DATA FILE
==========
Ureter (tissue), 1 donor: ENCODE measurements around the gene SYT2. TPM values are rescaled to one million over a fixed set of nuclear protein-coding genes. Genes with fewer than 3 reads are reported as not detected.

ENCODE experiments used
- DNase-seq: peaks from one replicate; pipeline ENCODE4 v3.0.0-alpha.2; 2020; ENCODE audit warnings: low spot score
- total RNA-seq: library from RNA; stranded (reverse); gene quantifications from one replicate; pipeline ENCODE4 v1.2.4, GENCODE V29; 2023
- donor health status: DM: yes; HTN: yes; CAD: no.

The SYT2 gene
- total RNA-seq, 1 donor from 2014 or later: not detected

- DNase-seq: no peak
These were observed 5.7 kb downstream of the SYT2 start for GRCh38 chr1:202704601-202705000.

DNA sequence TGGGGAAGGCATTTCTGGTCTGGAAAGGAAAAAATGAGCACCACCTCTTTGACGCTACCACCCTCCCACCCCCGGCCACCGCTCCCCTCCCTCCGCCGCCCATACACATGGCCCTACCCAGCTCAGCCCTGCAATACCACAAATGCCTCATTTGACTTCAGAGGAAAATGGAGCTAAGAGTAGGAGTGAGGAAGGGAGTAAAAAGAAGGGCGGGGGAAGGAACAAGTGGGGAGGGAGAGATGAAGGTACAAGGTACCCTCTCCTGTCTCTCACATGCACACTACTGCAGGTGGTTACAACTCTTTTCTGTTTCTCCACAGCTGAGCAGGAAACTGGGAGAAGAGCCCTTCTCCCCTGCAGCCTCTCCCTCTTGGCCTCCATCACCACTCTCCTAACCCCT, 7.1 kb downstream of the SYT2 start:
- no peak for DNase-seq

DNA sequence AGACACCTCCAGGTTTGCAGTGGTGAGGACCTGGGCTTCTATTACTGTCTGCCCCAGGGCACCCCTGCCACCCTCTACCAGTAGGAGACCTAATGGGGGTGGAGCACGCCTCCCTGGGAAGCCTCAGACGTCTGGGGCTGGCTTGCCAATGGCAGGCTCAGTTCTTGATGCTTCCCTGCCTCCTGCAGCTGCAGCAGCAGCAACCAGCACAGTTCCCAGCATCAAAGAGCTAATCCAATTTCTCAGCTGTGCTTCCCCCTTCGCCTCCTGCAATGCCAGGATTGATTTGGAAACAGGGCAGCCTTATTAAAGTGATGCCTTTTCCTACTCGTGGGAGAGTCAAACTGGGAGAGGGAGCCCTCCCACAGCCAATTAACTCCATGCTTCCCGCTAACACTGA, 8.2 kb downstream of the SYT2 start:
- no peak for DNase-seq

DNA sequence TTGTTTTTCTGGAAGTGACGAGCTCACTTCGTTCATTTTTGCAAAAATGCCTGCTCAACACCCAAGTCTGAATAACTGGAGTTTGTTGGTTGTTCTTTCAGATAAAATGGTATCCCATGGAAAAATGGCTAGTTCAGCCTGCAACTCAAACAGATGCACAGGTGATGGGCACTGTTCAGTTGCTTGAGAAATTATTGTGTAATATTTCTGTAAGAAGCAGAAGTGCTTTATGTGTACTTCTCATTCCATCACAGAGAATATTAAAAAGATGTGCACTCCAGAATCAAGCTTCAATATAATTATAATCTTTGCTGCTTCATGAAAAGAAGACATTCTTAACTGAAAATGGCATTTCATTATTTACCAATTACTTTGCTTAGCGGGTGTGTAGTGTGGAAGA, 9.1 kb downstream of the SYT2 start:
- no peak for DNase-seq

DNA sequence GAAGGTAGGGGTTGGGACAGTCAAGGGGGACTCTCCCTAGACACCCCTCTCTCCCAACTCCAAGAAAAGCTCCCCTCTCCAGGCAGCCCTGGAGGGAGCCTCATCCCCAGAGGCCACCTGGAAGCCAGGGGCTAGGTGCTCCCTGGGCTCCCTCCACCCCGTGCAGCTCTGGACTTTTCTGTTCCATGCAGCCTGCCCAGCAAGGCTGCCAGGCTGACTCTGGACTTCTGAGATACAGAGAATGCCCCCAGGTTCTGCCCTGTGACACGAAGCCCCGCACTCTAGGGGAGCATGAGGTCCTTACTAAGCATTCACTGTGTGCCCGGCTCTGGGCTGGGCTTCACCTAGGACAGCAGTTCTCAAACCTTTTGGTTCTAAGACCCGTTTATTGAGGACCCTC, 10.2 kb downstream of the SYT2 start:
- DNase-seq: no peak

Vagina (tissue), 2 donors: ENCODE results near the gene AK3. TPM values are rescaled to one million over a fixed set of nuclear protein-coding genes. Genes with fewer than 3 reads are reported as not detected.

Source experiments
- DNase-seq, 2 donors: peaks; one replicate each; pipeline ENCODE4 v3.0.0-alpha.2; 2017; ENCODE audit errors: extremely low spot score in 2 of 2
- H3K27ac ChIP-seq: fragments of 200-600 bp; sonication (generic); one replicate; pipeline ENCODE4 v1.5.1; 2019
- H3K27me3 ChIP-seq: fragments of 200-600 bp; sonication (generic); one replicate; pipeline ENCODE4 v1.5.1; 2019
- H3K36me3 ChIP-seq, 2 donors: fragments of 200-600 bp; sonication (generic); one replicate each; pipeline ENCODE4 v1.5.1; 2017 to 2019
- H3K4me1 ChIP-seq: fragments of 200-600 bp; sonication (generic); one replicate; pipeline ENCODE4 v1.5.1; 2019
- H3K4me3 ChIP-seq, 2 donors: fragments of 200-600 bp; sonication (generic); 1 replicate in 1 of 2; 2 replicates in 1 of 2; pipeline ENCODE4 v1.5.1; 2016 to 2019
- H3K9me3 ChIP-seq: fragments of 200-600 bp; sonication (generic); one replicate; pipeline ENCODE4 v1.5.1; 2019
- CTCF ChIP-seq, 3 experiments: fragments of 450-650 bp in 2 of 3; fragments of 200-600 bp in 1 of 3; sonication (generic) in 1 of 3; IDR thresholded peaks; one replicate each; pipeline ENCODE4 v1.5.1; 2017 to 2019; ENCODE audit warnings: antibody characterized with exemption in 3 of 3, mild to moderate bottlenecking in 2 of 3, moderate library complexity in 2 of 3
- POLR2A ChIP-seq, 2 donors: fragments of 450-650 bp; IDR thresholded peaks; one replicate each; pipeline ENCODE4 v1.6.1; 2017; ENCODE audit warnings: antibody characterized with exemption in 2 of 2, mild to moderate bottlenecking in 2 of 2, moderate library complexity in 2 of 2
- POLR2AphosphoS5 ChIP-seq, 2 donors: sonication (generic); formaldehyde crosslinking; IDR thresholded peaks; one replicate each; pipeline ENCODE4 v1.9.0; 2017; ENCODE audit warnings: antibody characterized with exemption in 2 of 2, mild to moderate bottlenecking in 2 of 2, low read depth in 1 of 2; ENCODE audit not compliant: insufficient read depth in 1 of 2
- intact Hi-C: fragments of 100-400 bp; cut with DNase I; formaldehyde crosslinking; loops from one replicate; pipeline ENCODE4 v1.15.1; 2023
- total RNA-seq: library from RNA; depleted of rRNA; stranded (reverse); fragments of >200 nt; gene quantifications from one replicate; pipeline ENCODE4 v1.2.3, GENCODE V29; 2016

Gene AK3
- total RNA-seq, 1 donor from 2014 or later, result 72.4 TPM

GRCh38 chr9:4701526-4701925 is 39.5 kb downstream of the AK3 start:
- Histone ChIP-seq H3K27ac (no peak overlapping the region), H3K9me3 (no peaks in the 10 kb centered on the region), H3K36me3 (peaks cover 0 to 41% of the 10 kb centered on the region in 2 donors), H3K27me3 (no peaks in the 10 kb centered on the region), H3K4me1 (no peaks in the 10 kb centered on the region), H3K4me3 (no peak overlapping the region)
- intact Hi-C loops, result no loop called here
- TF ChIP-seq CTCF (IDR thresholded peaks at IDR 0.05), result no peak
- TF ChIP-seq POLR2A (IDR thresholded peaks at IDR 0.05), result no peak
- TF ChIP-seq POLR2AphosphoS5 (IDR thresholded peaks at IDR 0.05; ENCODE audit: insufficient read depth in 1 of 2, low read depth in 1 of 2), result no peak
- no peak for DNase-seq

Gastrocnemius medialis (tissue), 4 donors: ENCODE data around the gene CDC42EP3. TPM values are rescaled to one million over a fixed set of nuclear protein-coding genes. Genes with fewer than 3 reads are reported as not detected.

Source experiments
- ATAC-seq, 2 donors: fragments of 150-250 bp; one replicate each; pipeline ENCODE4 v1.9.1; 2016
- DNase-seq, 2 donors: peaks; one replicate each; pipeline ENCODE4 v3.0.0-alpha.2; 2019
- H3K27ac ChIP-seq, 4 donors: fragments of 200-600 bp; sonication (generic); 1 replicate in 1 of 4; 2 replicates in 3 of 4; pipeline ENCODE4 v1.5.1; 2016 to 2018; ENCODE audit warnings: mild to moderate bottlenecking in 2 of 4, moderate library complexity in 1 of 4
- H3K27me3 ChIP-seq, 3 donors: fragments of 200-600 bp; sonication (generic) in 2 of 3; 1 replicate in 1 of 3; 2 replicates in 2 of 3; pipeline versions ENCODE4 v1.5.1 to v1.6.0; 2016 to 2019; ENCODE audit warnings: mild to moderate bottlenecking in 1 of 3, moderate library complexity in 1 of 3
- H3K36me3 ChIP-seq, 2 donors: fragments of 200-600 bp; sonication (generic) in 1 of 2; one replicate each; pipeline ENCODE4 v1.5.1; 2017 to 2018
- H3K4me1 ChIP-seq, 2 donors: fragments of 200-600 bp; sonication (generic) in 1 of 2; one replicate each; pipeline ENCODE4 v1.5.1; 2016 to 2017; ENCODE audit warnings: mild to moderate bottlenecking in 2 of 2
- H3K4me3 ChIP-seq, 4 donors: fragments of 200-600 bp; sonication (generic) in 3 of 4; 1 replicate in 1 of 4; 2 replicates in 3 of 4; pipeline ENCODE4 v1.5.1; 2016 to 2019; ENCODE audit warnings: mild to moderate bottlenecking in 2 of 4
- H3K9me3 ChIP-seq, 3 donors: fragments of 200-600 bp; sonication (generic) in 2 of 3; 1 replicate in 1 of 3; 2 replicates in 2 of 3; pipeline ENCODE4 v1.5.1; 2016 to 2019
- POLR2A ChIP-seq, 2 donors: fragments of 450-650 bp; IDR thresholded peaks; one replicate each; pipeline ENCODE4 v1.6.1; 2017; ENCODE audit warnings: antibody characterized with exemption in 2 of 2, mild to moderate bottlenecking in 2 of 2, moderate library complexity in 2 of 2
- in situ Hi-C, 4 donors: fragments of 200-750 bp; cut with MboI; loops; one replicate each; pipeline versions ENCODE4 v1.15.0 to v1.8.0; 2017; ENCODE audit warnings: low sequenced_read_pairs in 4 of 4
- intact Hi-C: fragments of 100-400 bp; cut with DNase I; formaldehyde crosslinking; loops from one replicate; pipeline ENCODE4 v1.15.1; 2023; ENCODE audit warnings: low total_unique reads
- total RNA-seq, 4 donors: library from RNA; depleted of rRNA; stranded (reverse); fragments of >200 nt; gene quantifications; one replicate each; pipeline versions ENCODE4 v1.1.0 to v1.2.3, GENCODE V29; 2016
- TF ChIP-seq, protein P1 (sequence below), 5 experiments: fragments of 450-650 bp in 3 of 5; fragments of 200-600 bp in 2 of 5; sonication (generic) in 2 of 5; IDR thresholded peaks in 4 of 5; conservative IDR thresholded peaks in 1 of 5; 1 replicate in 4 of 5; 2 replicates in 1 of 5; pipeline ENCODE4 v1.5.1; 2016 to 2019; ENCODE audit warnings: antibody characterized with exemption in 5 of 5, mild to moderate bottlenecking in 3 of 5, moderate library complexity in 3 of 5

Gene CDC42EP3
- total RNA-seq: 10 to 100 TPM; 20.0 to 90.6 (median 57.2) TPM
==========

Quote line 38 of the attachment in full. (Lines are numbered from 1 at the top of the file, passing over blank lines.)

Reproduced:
- TF ChIP-seq POLR2A (IDR thresholded peaks at IDR 0.05), result no peak